Mid engine (rear of four wheel drive)
- Low 'moment of inertia'
- Easy to achieve 50:50 weight distribution
If the engine is mounted between the rear axle and the driver, you're in a mid engine car.
The main advantage of mid engine cars is that they have a low 'moment of inertia'. This means when cornering it is easier to turn the car to a new direction, thus increasing the maneuverability and stability. In addition, less rotational momentum is generated, which can lead to oversteer.
Most sports car manufacturers aim for a 50:50 weight distribution to provide neutral handling characteristics, and with mid engine cars it is much easier to achieve this. Even though some front engine rear wheel drive cars may have a 50:50 weight distribution, they will have a higher 'moment of inertia' due to the majority of the weight being at the extremities. Think of twisting a hammer with a head at one end versus a head in the middle.
An additional benefit of the mid engine layout is that the mass of the engine is more equally split between all four wheels which leads to naturally neutral handling characteristics.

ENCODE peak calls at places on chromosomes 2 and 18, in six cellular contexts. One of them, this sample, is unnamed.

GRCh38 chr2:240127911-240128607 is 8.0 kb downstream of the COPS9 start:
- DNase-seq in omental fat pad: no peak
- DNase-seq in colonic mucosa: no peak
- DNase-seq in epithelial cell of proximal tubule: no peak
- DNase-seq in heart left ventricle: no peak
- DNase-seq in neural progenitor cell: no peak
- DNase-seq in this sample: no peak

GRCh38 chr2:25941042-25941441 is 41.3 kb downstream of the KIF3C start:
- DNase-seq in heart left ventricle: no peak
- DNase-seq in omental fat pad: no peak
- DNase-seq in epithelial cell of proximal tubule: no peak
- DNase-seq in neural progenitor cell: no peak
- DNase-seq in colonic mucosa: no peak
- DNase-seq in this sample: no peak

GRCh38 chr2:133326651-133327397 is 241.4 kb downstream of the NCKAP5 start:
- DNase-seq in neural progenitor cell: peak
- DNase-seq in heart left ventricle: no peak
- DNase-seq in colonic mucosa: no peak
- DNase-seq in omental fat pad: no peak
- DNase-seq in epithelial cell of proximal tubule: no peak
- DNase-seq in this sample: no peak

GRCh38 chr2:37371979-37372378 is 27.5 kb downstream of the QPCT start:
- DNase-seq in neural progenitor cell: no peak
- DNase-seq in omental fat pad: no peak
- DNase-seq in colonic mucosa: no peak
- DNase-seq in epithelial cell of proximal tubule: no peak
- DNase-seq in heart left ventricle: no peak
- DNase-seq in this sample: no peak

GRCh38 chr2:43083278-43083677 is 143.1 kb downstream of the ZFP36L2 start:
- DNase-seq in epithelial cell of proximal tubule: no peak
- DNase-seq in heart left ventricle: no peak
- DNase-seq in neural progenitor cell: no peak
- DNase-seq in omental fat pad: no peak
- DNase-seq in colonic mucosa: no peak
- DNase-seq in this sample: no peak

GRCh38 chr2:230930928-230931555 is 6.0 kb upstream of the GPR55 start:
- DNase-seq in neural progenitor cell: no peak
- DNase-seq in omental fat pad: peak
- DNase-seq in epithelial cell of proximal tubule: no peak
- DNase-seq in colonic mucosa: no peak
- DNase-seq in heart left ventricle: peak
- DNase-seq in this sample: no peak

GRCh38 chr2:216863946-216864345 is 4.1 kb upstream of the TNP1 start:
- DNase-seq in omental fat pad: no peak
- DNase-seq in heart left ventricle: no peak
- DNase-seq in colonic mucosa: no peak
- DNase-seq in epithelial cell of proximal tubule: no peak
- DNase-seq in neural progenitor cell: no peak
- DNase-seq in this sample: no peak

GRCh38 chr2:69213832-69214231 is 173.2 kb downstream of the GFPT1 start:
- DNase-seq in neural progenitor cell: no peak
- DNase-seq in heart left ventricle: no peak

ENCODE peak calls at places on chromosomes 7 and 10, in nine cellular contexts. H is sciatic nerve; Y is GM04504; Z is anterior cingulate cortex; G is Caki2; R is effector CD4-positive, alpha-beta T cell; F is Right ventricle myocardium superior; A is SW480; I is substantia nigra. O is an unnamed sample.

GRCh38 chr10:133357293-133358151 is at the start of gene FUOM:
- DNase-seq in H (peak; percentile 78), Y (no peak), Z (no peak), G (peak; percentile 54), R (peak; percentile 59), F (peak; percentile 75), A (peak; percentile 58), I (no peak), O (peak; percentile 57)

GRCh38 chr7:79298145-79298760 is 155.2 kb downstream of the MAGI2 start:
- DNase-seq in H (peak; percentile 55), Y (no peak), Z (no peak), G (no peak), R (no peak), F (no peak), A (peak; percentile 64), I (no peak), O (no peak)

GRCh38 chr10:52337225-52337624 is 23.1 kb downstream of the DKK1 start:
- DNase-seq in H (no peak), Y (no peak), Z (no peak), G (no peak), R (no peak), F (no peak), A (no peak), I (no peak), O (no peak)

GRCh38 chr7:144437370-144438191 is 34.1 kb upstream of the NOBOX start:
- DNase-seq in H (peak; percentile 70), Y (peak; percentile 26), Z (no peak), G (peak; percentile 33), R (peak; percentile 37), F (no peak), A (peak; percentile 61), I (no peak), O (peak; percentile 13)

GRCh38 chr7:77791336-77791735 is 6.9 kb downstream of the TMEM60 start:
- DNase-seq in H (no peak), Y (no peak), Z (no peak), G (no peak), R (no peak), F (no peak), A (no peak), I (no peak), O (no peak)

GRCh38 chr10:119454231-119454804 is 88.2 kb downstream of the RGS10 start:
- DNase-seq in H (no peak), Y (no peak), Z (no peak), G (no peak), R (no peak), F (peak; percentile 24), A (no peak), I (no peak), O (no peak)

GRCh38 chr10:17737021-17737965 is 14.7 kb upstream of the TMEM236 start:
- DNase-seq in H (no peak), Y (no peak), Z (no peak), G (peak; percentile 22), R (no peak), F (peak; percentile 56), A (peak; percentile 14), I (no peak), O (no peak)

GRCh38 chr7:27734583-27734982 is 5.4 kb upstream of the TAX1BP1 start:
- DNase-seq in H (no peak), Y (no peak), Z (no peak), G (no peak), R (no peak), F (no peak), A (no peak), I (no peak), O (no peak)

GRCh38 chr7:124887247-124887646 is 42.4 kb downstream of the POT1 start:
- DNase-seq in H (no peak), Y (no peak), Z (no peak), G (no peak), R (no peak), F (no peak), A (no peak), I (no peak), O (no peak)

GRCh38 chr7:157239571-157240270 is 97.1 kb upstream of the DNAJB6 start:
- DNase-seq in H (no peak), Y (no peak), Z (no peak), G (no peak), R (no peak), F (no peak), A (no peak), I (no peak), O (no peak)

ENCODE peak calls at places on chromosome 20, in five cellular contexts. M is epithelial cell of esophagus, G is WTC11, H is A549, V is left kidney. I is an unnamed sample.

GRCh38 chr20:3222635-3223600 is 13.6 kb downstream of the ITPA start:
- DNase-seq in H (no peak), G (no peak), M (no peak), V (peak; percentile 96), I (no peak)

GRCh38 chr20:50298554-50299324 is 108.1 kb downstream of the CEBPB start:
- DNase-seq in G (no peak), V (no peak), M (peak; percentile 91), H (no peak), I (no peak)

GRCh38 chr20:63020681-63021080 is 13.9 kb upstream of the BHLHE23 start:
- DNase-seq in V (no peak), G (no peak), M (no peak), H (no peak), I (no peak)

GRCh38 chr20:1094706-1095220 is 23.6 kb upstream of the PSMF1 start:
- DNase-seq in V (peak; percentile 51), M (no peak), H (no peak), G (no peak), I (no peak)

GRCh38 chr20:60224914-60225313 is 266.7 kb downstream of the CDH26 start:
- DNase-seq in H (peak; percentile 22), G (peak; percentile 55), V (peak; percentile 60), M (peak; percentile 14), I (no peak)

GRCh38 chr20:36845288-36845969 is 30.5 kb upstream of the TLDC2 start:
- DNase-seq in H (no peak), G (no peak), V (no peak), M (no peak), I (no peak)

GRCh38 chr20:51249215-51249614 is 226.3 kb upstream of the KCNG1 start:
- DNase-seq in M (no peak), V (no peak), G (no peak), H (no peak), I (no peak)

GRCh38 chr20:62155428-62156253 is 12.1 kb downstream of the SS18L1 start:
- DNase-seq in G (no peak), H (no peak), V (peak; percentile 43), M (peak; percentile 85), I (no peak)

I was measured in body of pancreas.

Rear engine (rear or four wheel drive)
- High moment of inertia - it wants to keep turning even when steering has stopped and resists changes to rotation
- High available grip off the line and under acceleration.
On paper, a rear engine car is a potentially unstable design. The heavy end generates much more momentum than the light front end and is more difficult to slow down and change direction. Think of an arrow flying in reverse!
Rear engine cars can be prone to oversteer when lifting off the throttle or braking during a corner. Even when braking with locked wheels in a straight line you can find the back of the vehicle has a tendency to come round. Rear engine cars must be treated with respect - when oversteer is invoked it can be very difficult to control.
Having said that, some of the best track cars of all time have been produced by Porsche and clever car setup and tuning can allow rear wheel drive to produce astonishing results. The front wheels are free to use all available grip for steering, and the weight transfers under acceleration provide plenty of traction at the back.
Comparison of the natural characteristics of various drive and engine layouts
FWD = Front wheel drive
RWD = Rear wheel drive
4WD = Four wheel drive
Note that although a car may have relatively poor natural attributes, these can usually be addressed through vehicle setup and tuning. For example, the rear wheel setup of a Porsche 911 is not a naturally stable design but years of clever tuning has created a superb overall car. There are many excellent front wheel drive cars!
Moment of inertia
Division of steering & drive
Off the line grip
|Front engine FWD||●||●||●||●●||●●●||●●||9|
|Front engine RWD||●●||●●●●||●●●||●●||●●●||●●●||17|
|Front engine 4WD||●●||●●●||●●||●●●●||●●●●||●●●||18|
|Rear engine RWD||●||●||●●●||●●●||●●●||●●||12|
|Rear engine 4WD||●||●●||●●||●●●●||●●●●||●●●||16|
|Mid engine RWD||●●●●||●●●●||●●●||●●●||●●●●||●●●●||22|
|Mid engine 4WD||●●●||●●●●||●●||●●●●||●●●●||●●●●||21|